The printed electronics market is growing rapidly - in 2017, its value was estimated at approx. USD 9.3 billion. IDTechEx Research finds that the total market for printed, flexible and organic electronics will grow from USD 31.7 Billion in 2018 to USD 77.3 billion in 2029. This strongly developing sector faces a major change. Breakthrough technology of ultra-precise printing of nanomaterials has the potential to alter "the rules of the game" here. Not only does it open up new perspectives for producers from this sector, but it will enable new areas of industry to be implemented within it.
Printed electronics sector is consistently pursuing miniaturization, and while desired advancement of devices is progressing steadily, unfortunately in most cases it happens in direct proportion to their price. However, thanks to the new technology commercialized by the interdisciplinary XTPL team, in the near future it will be possible to print quickly and cheaply even the most advanced devices.
The technology created by XTPL research team is a pioneering additive manufacturing solution enabling ultra-precise printing of nanomaterials. XTPL printing head equipped with a special nozzle deposits inhouse formulated, precisely adjusted ink using unique ultraprecise deposition (UPD) - the minimal size of printed structures reaches values as low as 1 micrometre (μm). This advanced solution works on most substrates (electrically conductive & non-conductive), even ones that are flexible and non-flat.
"Additive manufacturing methods existing currently on the market, allow for obtaining structures with a width in the range of tens of micrometers. We offer an increase in precision not just by a few percent, but by a factor of 10 X or even 100 X." - says Filip Granek, PhD, CEO of XTPL, the company which commercializes the solution.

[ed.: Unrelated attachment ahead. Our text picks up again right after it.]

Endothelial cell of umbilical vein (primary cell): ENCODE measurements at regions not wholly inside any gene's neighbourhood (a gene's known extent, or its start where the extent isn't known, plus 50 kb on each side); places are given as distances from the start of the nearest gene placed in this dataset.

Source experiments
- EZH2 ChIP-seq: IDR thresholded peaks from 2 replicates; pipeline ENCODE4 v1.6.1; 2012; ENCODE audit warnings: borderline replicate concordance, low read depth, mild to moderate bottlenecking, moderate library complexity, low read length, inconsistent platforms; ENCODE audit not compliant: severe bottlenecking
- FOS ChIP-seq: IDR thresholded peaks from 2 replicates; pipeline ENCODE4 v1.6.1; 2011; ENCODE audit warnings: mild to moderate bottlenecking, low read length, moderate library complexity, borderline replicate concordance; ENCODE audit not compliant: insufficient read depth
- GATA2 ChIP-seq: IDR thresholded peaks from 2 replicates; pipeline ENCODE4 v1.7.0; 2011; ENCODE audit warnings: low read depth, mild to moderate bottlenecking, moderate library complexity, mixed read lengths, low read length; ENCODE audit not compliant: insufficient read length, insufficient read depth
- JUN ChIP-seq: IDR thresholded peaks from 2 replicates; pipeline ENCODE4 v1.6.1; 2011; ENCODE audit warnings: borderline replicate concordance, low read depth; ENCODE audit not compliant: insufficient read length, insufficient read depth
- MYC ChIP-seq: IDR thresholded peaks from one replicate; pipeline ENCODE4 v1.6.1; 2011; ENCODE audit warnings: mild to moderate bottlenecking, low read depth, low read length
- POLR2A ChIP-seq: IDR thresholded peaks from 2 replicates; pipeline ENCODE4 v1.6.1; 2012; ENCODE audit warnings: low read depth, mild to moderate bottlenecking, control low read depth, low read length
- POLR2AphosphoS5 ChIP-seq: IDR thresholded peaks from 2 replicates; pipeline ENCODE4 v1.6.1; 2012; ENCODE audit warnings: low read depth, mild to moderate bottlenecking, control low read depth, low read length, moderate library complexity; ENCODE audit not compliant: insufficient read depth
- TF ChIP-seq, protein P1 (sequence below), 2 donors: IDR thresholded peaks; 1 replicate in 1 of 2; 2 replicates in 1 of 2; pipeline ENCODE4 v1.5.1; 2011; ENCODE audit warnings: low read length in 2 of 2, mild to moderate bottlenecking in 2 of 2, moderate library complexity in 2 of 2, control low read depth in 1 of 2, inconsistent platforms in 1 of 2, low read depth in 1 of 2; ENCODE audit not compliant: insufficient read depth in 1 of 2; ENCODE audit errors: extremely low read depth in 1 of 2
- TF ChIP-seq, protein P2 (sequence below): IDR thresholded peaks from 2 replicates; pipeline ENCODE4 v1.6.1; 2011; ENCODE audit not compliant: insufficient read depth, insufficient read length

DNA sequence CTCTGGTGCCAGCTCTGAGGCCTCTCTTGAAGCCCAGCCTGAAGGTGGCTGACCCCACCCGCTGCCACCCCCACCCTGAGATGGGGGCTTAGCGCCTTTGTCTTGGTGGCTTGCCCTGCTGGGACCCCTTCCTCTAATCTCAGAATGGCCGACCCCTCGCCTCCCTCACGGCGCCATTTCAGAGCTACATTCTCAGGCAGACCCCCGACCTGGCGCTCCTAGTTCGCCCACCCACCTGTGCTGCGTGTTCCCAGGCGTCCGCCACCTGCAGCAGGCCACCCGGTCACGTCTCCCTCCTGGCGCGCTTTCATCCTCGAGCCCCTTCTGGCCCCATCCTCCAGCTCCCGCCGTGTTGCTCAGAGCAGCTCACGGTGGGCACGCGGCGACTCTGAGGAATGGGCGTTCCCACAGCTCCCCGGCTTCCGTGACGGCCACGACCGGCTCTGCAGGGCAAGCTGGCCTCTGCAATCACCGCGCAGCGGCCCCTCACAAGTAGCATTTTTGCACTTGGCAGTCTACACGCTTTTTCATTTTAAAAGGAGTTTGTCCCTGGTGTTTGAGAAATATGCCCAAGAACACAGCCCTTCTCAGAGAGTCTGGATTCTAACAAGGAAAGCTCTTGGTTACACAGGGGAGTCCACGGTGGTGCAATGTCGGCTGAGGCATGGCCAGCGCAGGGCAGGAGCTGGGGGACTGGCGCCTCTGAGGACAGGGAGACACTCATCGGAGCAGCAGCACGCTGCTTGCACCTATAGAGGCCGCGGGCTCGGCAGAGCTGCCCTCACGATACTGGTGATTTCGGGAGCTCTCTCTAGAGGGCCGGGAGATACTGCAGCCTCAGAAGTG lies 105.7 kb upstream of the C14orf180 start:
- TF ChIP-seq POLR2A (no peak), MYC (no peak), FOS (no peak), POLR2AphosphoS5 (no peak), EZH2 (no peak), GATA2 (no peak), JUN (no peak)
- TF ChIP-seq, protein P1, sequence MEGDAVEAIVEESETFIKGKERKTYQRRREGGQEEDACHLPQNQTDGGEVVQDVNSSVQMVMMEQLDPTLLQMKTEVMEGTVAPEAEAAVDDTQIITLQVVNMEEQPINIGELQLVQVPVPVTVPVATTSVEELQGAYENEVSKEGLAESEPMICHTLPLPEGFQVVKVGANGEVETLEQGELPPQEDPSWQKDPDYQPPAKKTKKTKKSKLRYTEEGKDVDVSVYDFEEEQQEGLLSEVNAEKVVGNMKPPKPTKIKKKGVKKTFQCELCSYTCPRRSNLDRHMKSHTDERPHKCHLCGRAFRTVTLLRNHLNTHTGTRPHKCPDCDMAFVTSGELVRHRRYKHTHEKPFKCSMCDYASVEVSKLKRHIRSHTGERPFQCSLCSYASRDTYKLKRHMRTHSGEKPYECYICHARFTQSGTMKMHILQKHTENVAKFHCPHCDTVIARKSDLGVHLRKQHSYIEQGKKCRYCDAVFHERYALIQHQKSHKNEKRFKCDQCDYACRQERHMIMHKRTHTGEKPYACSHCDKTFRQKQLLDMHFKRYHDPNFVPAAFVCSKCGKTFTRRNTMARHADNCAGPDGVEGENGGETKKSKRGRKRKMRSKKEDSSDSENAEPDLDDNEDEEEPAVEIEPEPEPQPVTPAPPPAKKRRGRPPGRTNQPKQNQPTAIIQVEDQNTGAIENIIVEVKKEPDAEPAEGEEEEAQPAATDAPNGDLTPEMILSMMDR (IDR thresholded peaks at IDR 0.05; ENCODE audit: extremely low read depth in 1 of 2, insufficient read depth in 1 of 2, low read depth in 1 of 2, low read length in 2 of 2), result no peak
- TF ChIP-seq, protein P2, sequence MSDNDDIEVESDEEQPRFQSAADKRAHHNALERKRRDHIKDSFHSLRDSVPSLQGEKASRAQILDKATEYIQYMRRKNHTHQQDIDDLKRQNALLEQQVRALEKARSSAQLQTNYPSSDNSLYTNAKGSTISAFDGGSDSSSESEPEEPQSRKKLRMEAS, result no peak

What does it mean for the printed electronics sector? Such an immense increase in precision, will in the future enable the production of advanced devices e.g. processors, high-resolution displays, photovoltaic cells or intelligent biosensors with cost-effective and scalable methods. Hence, apart from offering a completely new perspective for manufacturers, already operating in the field of printed electronics, the solution is also a chance for other branches of industry to enter this sector.
Broken conductive paths
One of the challenges of modern electronics lies in the fact that fine conductive structures on individual micron scale used in integrated circuits, LCDs and OLED displays, solar cells, advanced PCBs, etc. are prone to damage. This is a serious problem for manufacturers as it decreases their production yield. Repair of such defects, being one of the causes for bad pixels (sector worth in 2018 - USD 178 million and forecasted to reach in 2025 - USD 460 million), is multi-step and costly. In fact such repair process is necessary in most cases as conductive electrodes are used in semi-finished products which production price represents a significant part (even up to 50-70%) of the final product cost.
Ultra-precise printing technology allows defects in conductive paths to be repaired already at the production stage, effectively, with unparalleled precision and speed, while reducing costs. It is worth underlining that XTPL solution for open defects repair requires no electric voltage to form conductive lines, which fully eliminates the risk of damage caused by high electric field to the substrate and other - electrically active - components. For manufacturers of new class electronics, where miniaturization issues are of key importance, XTPL solution can strongly contribute to increase of yield. New method takes into account requirements such as: greater overall length and smaller width of conductive lines (even 1-5 μm) with a simultaneous reduction of the distance between them, the need for reducing mechanical, thermal and electromagnetic stress during production and repair processes as well as the need for reducing tact time. Thanks to the unique formulation of the ink (dedicated for open defects repair) the solution ensures resistivity, solid mechanical adhesion and overall stability. All that with no need for using toxic substances.
Time for commercialization
The strong interest in the new XTPL nanoprinting method was confirmed by the survey carried out by IDTechEx among more than 300 corporations and research centers from the printed electronics sector from around the world.
"It is clear and positive confirmation that our technology attracts real interest from international players" - Filip Granek sums up, emphasizing the fact that advanced talks are under way with selected business partners, which in the near future are expected to lead to commercialization of the technology.